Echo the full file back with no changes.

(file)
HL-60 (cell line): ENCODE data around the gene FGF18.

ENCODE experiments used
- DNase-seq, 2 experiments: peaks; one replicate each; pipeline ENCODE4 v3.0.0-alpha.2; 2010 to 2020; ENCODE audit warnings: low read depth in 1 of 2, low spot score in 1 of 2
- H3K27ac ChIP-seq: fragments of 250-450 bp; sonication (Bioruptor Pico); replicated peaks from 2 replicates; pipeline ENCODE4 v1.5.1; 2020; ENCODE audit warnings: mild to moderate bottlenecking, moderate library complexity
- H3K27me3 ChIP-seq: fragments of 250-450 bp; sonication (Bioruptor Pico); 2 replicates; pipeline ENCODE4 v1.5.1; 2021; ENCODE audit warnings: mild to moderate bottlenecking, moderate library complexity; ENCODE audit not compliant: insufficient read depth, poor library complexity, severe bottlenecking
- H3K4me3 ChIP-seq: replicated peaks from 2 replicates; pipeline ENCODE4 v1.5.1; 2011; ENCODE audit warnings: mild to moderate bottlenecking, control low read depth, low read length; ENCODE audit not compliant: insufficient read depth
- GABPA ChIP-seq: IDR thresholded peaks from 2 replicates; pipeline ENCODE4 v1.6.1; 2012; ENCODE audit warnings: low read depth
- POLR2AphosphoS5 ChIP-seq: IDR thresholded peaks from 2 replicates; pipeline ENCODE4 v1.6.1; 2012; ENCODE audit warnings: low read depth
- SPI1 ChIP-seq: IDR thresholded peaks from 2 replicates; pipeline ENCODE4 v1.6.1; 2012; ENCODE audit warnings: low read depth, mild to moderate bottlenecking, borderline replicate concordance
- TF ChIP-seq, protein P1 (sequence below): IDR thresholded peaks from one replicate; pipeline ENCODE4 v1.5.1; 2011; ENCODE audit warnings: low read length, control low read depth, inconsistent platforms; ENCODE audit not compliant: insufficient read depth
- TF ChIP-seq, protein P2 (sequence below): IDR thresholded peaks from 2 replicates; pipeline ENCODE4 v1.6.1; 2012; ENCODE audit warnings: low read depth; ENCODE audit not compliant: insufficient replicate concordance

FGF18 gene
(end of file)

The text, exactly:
HL-60 (cell line): ENCODE data around the gene FGF18.

ENCODE experiments used
- DNase-seq, 2 experiments: peaks; one replicate each; pipeline ENCODE4 v3.0.0-alpha.2; 2010 to 2020; ENCODE audit warnings: low read depth in 1 of 2, low spot score in 1 of 2
- H3K27ac ChIP-seq: fragments of 250-450 bp; sonication (Bioruptor Pico); replicated peaks from 2 replicates; pipeline ENCODE4 v1.5.1; 2020; ENCODE audit warnings: mild to moderate bottlenecking, moderate library complexity
- H3K27me3 ChIP-seq: fragments of 250-450 bp; sonication (Bioruptor Pico); 2 replicates; pipeline ENCODE4 v1.5.1; 2021; ENCODE audit warnings: mild to moderate bottlenecking, moderate library complexity; ENCODE audit not compliant: insufficient read depth, poor library complexity, severe bottlenecking
- H3K4me3 ChIP-seq: replicated peaks from 2 replicates; pipeline ENCODE4 v1.5.1; 2011; ENCODE audit warnings: mild to moderate bottlenecking, control low read depth, low read length; ENCODE audit not compliant: insufficient read depth
- GABPA ChIP-seq: IDR thresholded peaks from 2 replicates; pipeline ENCODE4 v1.6.1; 2012; ENCODE audit warnings: low read depth
- POLR2AphosphoS5 ChIP-seq: IDR thresholded peaks from 2 replicates; pipeline ENCODE4 v1.6.1; 2012; ENCODE audit warnings: low read depth
- SPI1 ChIP-seq: IDR thresholded peaks from 2 replicates; pipeline ENCODE4 v1.6.1; 2012; ENCODE audit warnings: low read depth, mild to moderate bottlenecking, borderline replicate concordance
- TF ChIP-seq, protein P1 (sequence below): IDR thresholded peaks from one replicate; pipeline ENCODE4 v1.5.1; 2011; ENCODE audit warnings: low read length, control low read depth, inconsistent platforms; ENCODE audit not compliant: insufficient read depth
- TF ChIP-seq, protein P2 (sequence below): IDR thresholded peaks from 2 replicates; pipeline ENCODE4 v1.6.1; 2012; ENCODE audit warnings: low read depth; ENCODE audit not compliant: insufficient replicate concordance

FGF18 gene